When Mr. Romanes reviewed "Unconscious Memory" in Nature (January 27, 1881) the notion of a "race-memory," to use his own words, was still so new to him that he declared it "simply absurd" to suppose that it could "possibly be fraught with any benefit to science," and with him too it was Professor Hering who had anticipated me in the matter, not Mr. Spencer.

In his "Mental Evolution in Animals" (p. 296) he said that Canon Kingsley, writing in 1867, was the first to advance the theory that instinct is inherited memory; he could not have said this if Mr. Spencer had been understood to have been upholding this view for the last thirty years.

Mr. A. R. Wallace reviewed "Life and Habit" in Nature (March 27, 1879), but he did not find the line I had taken a familiar one, as he surely must have done if it had followed easily by implication from Mr. Spencer's works. He called it "an ingenious and paradoxical explanation" which was evidently new to him. He concluded by saying that "it might yet afford a clue to some of the deepest mysteries of the organic world."

Professor Mivart, when he reviewed my books on Evolution in the American Catholic Quarterly Review (July 1881), said, "Mr Butler is not only perfectly logical and consistent in the startling consequences he deduces from his principles, but," &c. Professor Mivart could not have found my consequences startling if they had already been insisted upon for many years by one of the best-known writers of the day.

The reviewer of "Evolution Old and New" in the Saturday Review (March 31, 1879), of whom all I can venture to say is that he or she is a person whose name carries weight in matters connected with biology, though he (for brevity) was in the humour for seeing everything objectionable in me that could be seen, still saw no Mr. Spencer in me. He said—"Mr Butler's own particular contribution to the terminology of Evolution is the phrase two or three times repeated with some emphasis" (I repeated it not two or three times only, but whenever and wherever I could venture to do so without wearying the reader beyond endurance) "oneness of personality between parents and offspring." The writer proceeded to reprobate this in language upon which a Huxley could hardly improve, but as he declares himself unable to discover what it means, it may be presumed that the idea of continued personality between successive generations was new to him.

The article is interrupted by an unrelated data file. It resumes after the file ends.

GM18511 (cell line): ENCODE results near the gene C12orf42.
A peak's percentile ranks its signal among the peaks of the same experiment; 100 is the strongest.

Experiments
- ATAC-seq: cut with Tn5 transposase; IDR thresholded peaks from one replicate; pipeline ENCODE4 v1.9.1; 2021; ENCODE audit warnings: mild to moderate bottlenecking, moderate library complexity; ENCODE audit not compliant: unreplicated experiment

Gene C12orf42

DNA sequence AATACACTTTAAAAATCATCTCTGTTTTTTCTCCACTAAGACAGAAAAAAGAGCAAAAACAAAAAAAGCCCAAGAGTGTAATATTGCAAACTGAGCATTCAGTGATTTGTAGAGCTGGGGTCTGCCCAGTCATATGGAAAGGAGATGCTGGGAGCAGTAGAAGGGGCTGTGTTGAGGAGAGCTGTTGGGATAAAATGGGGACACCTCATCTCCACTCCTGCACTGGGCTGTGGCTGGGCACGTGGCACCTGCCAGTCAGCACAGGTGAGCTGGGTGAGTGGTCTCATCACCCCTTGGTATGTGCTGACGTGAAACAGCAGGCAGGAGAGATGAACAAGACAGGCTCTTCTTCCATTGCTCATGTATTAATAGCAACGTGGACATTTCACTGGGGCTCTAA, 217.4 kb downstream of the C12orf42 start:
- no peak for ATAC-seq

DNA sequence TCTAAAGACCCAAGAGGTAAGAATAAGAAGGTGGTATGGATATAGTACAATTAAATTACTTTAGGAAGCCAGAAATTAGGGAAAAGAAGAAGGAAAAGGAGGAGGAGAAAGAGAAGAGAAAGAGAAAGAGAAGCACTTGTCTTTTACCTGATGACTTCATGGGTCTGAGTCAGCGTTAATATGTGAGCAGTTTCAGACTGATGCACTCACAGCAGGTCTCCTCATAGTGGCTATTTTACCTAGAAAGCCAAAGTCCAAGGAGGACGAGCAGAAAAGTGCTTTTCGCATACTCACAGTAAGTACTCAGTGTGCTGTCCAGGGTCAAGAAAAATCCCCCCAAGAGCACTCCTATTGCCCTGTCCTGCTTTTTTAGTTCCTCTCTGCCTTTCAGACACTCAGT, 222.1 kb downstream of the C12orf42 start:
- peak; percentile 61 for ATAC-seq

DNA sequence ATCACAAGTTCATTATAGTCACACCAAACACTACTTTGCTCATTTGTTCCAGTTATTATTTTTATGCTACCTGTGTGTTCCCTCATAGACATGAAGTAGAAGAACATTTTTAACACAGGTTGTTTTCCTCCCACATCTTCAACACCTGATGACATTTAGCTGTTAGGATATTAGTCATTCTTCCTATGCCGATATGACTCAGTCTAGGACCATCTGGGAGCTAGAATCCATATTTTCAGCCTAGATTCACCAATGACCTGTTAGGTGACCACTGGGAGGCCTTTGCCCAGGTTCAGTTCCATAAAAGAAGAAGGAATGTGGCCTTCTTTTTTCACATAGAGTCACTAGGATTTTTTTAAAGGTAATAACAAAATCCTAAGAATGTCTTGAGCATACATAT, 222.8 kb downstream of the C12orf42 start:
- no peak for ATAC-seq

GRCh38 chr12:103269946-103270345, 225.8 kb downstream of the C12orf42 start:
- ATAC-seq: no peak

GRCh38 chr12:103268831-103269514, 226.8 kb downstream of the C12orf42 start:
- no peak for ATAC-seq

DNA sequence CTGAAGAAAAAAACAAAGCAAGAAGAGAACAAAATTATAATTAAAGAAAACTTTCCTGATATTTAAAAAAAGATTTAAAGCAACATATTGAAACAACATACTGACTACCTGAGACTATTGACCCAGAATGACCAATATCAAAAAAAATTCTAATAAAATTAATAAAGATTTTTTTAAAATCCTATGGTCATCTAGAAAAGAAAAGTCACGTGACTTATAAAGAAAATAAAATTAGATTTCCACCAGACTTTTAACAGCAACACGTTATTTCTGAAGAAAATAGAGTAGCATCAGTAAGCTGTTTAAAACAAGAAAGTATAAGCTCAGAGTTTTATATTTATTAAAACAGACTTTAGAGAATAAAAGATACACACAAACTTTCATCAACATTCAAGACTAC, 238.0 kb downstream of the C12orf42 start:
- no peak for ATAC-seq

When Dr. Francis Darwin called on me a day or two before "Life and Habit" went to the press, he said the theory which had pleased him more than any he had seen for some time was one which referred all life to memory; {44a} he doubtless intended "which referred all the phenomena of heredity to memory." He then mentioned Professor Ray Lankester's article in Nature, of which I had not heard, but he said nothing about Mr. Spencer, and spoke of the idea as one which had been quite new to him.

The above names comprise (excluding Mr. Spencer himself) perhaps those of the best-known writers on evolution that can be mentioned as now before the public; it is curious that Mr Spencer should be the only one of them to see any substantial resemblance between the "Principles of Psychology" and Professor Hering's address and "Life and Habit."

I ought, perhaps, to say that Mr. Romanes, writing to the Athenaeum (March 8, 1884), took a different view of the value of the theory of inherited memory to the one he took in 1881.